(A lecture given before the Student History Association, Brigham Young University, Fall, 1981. The following text was scanned from a copy of the speech given to those who attended the presentation).
Although Latter-day Saints
have been trained as historians at universities outside Utah for half a century and have been
publishing Mormon history during that entire period, only recently have prominent LDS general
authorities publicly criticized the motivations and publications of Mormon historians. In part,
this can be explained as a reaction to the increasingly "high profile" or scholarly and
interpretative Mormon history during the past fifteen years.
At a time of phenomenal increases in the numbers of new conversions in the United States and throughout the world, there has been a growing crescendo or interest (particularly on the part of Latter-day Saints with generations of experience in the Church) in researching, writing, and learning about the history of Mormonism. Among the most significant examples of this trend are: the organization of the institutionally independent Mormon History Association in 1965 which has held annual conferences for the presentation of scholarly papers, and whose membership has grown from a few dozen to more than a thousand; the establishment of Dialogue: A Journal of Mormon Thought in 1966 with its emphasis on interpretative Mormon history; the intensified historical focus of the periodical Brigham Young University Studies which began devoting whole issues to LDS Church history from 1969 onward; the gradual opening of LDS Church Archives to professional researchers by Church Historian Joseph Fielding Smith in the late 1960s, the acceleration of that trend by his successor as Church Historian Howard W. Hunter, followed by the unprecedented appointment by the First Presidency of a professional Mormon historian Leonard J. Arrington to the position of Church Historian in 1972; the launching of the exclusively historical Journal of Mormon History in 1974; the addition of Mormon history to the format of Sunstone Magazine in 1977; and the activity from 1972 to 1980 (under the official auspices of Church headquarters) of the professionally trained Church Historian, Assistant Historians, and a university trained staff who Published scholarly and interpretative books and articles about Mormon history. This explosion of professional, interpretative, and footnoted approaches to Mormon history not reached out to the community of Mormon scholars and history buffs, but also has extended to the general membership of the Church through faculty members at Brigham Young University, Ricks Collage, and in the Church seminaries and institutes, as well as through scholarly historical publications by Deseret Book Company, the Church News, the Ensign and New Era magazines and their international counterparts.
Preoccupied with trying to assimilate hundreds of thousands of new converts annually into the LDS Church's present theological, social, and administrative identity, some Church administrators have voiced with understandable misgiving this burgeoning exploration of Mormonism's fluid past. The concern of these Church leaders has not been assuaged by the fact that contemporary with the proliferation of Mormon historians and histories there has been a shift in anti-Mormon propaganda from doctrinal diatribe to the polemical use of elements from the Mormon past to discredit the LDS Church today. In reaction to this confluence of developments, two members of the Quorum of the Twelve Apostles (Ezra Taft Benson and Boyd K. Packer) have specifically identified Latter-day Saint historians as the source of difficulty. Elder Benson gave two talks about this subject in 1976, one of which states:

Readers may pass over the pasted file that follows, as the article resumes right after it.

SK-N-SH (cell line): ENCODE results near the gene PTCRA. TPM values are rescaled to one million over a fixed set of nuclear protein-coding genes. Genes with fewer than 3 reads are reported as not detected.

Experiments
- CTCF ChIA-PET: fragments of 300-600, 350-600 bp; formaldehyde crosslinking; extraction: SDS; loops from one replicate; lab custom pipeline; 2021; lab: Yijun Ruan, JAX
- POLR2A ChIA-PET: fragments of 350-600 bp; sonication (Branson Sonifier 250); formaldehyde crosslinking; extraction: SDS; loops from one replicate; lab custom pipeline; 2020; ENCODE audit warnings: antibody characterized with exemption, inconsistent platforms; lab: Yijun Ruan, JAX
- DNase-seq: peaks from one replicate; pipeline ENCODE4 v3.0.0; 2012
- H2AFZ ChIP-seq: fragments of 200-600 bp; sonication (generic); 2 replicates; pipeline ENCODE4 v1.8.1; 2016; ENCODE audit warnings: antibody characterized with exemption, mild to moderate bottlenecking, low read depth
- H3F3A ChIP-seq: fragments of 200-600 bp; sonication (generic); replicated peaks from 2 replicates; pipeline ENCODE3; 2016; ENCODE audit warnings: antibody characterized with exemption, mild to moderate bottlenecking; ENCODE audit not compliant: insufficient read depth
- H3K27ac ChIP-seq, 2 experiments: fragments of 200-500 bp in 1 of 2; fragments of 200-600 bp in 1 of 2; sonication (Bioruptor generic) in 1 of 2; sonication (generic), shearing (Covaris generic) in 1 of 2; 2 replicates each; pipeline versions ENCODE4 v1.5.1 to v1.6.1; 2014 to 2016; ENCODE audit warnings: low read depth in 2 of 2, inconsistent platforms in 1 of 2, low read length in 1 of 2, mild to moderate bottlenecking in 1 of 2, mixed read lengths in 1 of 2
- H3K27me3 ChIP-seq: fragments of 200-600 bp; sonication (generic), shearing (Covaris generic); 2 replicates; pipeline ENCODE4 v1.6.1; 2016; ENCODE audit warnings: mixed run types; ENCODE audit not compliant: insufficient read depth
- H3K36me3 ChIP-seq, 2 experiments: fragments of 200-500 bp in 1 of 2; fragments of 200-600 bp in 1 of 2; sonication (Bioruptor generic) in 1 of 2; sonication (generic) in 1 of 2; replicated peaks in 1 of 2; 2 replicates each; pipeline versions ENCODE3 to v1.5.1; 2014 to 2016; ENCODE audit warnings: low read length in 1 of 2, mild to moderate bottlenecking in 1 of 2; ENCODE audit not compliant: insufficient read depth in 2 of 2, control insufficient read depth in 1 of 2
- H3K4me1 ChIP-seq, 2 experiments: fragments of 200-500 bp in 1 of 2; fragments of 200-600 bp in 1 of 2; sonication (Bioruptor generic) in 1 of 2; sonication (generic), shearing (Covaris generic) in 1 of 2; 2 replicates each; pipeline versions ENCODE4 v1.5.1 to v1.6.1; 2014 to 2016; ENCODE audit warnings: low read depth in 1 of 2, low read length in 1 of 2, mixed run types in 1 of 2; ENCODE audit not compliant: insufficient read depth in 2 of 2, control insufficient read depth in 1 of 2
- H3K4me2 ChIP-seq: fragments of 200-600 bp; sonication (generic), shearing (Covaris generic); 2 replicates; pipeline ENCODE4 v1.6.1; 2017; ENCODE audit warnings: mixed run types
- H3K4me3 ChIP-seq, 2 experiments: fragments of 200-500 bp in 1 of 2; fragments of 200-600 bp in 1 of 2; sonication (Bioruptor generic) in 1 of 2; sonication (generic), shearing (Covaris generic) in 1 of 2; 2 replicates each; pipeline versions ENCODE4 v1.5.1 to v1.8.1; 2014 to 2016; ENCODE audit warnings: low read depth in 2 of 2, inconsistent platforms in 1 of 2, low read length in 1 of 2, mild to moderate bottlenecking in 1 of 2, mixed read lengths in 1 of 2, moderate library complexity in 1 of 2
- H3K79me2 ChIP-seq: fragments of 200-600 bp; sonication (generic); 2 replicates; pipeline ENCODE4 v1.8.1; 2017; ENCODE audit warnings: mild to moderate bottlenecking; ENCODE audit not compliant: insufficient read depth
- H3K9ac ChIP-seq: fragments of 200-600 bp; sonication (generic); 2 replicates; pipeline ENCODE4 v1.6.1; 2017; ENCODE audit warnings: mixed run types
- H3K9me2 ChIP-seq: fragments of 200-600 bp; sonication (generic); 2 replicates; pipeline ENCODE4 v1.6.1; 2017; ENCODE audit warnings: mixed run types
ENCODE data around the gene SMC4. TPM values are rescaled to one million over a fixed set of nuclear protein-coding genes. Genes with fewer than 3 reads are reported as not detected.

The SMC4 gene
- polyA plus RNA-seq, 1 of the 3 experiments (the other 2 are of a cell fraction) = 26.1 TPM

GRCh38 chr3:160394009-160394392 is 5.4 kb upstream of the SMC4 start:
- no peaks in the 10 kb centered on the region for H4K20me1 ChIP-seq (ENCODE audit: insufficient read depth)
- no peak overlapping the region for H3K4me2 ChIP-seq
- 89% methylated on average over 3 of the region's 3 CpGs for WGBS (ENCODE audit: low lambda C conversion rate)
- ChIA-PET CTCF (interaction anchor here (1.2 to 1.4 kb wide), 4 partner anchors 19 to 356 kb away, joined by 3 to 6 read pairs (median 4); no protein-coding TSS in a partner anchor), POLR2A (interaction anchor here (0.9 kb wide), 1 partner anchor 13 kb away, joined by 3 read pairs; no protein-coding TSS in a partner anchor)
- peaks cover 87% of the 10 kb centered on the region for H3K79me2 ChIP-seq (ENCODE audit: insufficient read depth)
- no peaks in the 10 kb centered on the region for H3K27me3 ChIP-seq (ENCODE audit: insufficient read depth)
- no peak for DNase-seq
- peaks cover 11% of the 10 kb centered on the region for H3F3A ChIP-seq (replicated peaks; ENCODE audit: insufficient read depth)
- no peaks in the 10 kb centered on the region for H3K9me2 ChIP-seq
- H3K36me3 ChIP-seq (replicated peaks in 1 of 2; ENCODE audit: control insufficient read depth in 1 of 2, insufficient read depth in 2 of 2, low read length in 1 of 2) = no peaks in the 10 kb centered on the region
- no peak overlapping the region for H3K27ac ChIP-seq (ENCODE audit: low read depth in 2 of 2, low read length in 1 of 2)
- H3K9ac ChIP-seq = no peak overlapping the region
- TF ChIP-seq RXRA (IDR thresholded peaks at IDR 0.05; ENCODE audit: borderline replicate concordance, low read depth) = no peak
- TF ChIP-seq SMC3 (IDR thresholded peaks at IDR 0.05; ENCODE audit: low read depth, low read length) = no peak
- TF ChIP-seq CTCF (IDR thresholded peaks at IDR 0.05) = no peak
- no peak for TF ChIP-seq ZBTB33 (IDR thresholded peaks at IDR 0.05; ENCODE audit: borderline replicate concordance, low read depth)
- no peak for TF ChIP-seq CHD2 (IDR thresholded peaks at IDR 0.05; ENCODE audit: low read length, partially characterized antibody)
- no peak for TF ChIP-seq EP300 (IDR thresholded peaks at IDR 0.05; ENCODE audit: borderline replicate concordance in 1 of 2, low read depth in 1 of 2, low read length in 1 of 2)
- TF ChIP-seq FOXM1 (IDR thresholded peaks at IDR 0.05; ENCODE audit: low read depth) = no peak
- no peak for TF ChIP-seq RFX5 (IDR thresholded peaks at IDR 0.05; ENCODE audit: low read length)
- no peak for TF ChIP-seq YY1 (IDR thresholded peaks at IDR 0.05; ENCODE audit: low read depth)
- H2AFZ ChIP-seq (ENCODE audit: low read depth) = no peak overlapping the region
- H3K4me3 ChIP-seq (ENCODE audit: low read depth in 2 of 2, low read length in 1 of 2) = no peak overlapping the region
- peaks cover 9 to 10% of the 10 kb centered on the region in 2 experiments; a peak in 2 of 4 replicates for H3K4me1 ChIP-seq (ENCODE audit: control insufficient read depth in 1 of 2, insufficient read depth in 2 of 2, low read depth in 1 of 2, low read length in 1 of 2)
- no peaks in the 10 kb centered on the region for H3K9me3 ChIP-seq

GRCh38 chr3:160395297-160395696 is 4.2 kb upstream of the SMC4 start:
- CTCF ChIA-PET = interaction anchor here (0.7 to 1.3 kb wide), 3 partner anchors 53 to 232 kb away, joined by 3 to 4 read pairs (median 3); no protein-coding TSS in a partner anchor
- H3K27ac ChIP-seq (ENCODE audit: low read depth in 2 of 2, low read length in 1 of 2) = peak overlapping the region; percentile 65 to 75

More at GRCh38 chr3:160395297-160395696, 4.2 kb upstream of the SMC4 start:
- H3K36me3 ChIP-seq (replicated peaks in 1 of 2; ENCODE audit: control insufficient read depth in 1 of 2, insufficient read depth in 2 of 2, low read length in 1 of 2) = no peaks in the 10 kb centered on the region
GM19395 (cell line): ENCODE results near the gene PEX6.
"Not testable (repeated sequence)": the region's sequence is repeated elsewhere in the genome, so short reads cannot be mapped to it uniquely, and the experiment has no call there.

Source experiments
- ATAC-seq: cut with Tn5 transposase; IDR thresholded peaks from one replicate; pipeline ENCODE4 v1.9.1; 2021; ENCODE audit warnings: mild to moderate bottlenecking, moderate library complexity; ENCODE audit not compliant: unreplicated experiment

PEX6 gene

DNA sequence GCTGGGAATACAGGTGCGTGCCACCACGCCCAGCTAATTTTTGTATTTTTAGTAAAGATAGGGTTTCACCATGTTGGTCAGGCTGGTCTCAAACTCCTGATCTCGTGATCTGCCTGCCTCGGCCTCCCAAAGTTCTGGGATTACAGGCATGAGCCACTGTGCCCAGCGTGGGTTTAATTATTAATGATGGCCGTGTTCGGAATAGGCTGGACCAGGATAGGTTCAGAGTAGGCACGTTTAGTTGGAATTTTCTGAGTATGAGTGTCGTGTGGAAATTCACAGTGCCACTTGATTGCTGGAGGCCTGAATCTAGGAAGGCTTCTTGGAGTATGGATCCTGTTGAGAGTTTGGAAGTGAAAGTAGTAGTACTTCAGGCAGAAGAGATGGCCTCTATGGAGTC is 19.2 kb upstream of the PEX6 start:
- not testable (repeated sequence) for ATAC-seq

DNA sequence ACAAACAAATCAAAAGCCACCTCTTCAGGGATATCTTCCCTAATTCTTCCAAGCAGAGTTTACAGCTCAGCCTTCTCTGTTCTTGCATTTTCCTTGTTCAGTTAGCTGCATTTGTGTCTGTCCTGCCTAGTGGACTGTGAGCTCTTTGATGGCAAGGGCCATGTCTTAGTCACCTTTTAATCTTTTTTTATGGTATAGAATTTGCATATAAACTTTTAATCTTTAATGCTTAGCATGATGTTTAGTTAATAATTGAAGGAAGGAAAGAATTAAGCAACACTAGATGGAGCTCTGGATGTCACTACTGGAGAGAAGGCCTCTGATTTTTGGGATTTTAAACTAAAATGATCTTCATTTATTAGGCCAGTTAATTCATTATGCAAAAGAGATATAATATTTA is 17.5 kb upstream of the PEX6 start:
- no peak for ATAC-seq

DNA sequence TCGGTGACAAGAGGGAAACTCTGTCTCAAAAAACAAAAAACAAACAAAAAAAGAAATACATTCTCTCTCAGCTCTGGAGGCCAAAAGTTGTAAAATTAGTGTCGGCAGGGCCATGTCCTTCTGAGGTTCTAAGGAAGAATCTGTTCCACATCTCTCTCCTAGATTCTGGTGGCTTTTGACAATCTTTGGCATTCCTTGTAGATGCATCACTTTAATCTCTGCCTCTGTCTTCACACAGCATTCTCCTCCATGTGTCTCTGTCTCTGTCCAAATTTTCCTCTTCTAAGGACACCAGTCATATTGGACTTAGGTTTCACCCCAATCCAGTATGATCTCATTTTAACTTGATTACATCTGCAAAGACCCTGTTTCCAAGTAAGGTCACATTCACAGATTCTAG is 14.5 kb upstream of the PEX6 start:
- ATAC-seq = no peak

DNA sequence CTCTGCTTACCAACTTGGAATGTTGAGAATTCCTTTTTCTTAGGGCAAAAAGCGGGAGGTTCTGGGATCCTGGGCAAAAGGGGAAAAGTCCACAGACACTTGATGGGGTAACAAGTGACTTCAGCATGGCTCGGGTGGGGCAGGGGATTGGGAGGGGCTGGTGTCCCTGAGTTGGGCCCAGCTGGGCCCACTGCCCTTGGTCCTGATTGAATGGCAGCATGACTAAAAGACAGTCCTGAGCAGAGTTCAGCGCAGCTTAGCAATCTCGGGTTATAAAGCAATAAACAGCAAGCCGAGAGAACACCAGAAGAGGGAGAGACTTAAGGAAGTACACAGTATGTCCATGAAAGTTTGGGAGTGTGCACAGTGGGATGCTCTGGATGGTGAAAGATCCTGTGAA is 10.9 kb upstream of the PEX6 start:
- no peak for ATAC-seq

This Humanistic emphasis on history is not confined only to secular history; there have been and continue to be attempts made to bring this philosophy into our own Church history. Again the emphasis is to underplay revelation and God's intervention in significant events, and to inordinately humanize the prophets of God so that their human frailties become more evident than their spiritual qualities.1Five years later, Elder Packer expanded upon the point of view of Elder Benson in a detailed message delivered to religion teachers but directed to Latter-day Saint historians.2 As part of his indictment against Latter-day Saints who write scholarly, interpretative history, Boyd K. Packer has told his 1981 audience:
Unfortunately, many of the things they tell one another are not uplifting, go far beyond the audience they may have intended, and destroy faith.In addition to these jaundiced ecclesiastical views of Mormon history writing by Latter-day Saints, Mormon historians have also recently received criticism from fellow academic Louis C. Midgley, political philosopher at Brigham Young University. Midgley concludes a 1981 presentation on Mormon historians with the following statement:
One who chooses to follow the tenets of his profession, regardless of how they may injure the church or destroy the faith of those not ready for "advanced history" is himself in spiritual jeopardy.3
It is depressing to see some historians now struggling to get on the stage to act out the role of the mature, honest historian committed to something called "objective history," and, at the same time, the role of the faithful Saint. The discordance between those roles has produced more than a little bad faith (that is, self-deception) and even, perhaps, some blatant hypocrisy; it has also produced some pretentious[,] bad history.4As one of those historians who have struggled to get on the stage Midgley describes, I would like to explore things that he and others have questioned: the motivations, rationale, intentions, and conduct of Latter-day Saints who profess to write objective Mormon history.